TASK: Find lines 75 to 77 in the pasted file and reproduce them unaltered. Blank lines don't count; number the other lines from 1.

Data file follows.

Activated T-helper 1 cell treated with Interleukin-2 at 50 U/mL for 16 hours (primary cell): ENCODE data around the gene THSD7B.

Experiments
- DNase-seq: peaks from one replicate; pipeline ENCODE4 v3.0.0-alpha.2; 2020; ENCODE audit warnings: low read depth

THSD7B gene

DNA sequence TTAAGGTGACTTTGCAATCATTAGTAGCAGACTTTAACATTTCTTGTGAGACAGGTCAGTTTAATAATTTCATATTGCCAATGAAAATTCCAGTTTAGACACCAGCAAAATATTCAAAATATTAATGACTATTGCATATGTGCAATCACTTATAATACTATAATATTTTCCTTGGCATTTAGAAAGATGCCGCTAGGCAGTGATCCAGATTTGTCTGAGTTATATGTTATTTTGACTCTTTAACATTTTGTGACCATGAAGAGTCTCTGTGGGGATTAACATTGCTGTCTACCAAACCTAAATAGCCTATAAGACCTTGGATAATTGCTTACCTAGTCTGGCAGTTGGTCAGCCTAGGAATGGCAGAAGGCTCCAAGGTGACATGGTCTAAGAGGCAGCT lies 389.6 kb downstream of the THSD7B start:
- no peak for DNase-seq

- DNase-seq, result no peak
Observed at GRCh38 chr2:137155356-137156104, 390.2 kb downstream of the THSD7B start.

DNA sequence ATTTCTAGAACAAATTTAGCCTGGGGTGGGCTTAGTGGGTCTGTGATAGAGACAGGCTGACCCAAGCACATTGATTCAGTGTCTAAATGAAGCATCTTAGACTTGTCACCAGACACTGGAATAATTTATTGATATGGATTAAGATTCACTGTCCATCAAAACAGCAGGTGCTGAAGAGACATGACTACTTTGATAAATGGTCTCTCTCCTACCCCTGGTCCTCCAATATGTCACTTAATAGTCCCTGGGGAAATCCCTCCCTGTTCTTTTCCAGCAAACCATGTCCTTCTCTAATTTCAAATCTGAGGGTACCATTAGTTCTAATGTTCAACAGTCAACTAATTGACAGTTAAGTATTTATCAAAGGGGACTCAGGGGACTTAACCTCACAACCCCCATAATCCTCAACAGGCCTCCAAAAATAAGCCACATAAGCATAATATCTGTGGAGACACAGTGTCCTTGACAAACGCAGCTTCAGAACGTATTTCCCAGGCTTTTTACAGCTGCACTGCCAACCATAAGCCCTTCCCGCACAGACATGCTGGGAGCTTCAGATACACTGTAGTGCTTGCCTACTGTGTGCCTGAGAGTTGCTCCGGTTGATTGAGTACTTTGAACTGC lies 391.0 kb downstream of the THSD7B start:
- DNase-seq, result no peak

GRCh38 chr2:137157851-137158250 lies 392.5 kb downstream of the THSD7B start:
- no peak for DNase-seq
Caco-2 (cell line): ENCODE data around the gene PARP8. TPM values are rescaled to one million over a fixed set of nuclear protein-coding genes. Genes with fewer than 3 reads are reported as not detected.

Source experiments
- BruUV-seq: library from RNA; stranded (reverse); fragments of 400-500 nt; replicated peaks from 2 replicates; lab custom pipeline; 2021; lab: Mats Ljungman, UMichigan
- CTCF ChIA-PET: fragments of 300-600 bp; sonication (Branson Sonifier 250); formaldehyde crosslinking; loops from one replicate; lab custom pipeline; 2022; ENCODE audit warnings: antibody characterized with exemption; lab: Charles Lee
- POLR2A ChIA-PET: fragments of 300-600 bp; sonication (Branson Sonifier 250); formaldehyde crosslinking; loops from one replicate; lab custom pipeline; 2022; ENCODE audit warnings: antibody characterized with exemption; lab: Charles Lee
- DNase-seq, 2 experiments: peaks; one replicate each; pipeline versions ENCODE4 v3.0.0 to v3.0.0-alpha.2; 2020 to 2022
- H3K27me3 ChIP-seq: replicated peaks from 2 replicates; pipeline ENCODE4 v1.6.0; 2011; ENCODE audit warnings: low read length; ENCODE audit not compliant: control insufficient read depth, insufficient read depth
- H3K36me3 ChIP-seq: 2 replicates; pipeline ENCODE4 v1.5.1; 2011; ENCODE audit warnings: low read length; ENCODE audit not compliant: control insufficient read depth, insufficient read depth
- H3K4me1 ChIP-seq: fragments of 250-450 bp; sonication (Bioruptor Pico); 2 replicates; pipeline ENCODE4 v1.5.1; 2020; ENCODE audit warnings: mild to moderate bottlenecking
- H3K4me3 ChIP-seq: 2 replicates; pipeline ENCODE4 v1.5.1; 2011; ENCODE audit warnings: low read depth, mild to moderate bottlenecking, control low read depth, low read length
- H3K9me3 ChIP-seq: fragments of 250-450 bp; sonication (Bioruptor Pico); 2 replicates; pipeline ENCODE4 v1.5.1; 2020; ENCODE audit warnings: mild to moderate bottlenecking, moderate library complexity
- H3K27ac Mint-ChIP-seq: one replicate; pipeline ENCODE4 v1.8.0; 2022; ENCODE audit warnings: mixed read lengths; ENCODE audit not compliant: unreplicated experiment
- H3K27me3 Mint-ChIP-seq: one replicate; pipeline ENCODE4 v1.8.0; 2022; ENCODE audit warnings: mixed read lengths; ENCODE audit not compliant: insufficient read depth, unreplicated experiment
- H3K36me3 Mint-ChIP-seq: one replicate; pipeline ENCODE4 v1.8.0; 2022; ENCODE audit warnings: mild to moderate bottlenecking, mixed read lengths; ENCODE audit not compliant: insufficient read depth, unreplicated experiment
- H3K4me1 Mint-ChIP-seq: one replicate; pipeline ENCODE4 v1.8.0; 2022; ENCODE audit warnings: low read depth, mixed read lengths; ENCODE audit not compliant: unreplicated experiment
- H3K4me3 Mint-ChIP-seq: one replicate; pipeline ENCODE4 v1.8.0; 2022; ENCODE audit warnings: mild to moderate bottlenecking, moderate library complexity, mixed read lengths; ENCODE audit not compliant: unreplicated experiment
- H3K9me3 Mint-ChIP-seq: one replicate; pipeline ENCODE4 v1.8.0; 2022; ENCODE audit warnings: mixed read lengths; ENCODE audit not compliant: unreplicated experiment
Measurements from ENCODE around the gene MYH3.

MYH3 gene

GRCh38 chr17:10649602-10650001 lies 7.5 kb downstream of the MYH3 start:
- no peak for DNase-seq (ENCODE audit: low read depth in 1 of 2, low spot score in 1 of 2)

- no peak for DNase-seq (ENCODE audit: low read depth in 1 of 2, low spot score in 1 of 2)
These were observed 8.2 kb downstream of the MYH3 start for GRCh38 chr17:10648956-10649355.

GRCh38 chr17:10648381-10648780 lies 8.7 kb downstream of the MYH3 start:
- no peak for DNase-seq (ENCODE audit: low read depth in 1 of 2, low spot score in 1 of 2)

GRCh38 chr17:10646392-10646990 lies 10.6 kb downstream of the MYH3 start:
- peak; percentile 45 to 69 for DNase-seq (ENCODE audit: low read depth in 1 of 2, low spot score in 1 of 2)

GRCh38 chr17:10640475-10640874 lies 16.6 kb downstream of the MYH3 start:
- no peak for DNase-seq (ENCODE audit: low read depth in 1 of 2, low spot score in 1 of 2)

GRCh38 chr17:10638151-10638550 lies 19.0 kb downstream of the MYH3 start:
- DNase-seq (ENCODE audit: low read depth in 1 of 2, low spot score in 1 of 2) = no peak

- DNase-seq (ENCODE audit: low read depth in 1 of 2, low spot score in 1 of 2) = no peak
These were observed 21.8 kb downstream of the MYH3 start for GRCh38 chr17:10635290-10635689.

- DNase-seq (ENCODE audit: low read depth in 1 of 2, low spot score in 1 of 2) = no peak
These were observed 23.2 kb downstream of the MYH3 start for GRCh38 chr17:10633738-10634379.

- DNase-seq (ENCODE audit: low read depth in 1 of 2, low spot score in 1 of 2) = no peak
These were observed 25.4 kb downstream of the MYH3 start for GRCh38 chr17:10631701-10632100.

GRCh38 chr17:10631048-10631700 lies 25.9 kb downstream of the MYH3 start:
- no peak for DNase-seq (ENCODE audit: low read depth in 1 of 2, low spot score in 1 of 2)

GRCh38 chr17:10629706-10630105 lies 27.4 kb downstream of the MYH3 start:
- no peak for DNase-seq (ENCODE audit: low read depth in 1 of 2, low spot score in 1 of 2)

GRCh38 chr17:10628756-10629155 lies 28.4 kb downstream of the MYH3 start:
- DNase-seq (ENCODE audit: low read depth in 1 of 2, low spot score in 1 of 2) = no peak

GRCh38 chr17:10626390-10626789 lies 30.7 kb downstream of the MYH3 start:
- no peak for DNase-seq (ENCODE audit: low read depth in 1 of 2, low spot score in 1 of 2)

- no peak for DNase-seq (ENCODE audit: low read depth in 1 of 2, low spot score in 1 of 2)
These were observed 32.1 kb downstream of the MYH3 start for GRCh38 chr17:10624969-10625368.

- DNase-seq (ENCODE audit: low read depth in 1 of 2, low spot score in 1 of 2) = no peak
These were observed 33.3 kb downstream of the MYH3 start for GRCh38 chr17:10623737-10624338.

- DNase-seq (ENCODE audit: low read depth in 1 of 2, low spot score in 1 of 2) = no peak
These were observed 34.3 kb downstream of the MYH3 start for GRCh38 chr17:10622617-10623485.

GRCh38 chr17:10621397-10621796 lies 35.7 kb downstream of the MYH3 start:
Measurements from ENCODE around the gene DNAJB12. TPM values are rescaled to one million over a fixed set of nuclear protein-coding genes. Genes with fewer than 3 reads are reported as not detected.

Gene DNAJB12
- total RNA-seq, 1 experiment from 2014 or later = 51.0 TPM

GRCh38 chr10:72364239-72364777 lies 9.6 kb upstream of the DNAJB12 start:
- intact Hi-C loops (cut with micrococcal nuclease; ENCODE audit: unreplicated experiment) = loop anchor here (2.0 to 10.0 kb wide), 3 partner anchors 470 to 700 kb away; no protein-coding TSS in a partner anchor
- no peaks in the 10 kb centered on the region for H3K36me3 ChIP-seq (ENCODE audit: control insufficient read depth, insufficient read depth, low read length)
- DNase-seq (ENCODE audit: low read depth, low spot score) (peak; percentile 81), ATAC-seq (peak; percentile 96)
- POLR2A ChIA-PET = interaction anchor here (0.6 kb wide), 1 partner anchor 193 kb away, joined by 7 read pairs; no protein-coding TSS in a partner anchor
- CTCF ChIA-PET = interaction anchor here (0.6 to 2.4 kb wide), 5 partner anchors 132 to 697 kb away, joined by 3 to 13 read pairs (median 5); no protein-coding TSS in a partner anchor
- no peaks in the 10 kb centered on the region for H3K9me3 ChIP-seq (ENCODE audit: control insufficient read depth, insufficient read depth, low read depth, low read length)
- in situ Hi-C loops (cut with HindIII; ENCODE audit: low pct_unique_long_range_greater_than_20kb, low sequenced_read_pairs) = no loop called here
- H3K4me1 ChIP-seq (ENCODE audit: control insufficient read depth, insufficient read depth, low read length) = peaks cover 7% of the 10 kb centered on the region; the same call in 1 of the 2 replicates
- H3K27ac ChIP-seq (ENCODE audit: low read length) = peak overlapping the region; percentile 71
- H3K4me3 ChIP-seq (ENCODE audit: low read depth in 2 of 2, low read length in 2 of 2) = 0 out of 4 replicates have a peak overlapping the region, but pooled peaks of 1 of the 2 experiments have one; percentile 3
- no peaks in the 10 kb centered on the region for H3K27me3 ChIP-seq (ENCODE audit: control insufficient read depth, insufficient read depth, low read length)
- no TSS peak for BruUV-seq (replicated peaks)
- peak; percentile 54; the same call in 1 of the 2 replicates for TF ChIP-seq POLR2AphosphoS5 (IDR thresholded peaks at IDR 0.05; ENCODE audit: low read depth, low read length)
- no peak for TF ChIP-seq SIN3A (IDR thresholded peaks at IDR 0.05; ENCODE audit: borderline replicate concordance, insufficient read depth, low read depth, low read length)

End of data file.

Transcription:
- in situ Hi-C loops (cut with HindIII; ENCODE audit: low pct_unique_long_range_greater_than_20kb, low sequenced_read_pairs) = no loop called here
- H3K4me1 ChIP-seq (ENCODE audit: control insufficient read depth, insufficient read depth, low read length) = peaks cover 7% of the 10 kb centered on the region; the same call in 1 of the 2 replicates
- H3K27ac ChIP-seq (ENCODE audit: low read length) = peak overlapping the region; percentile 71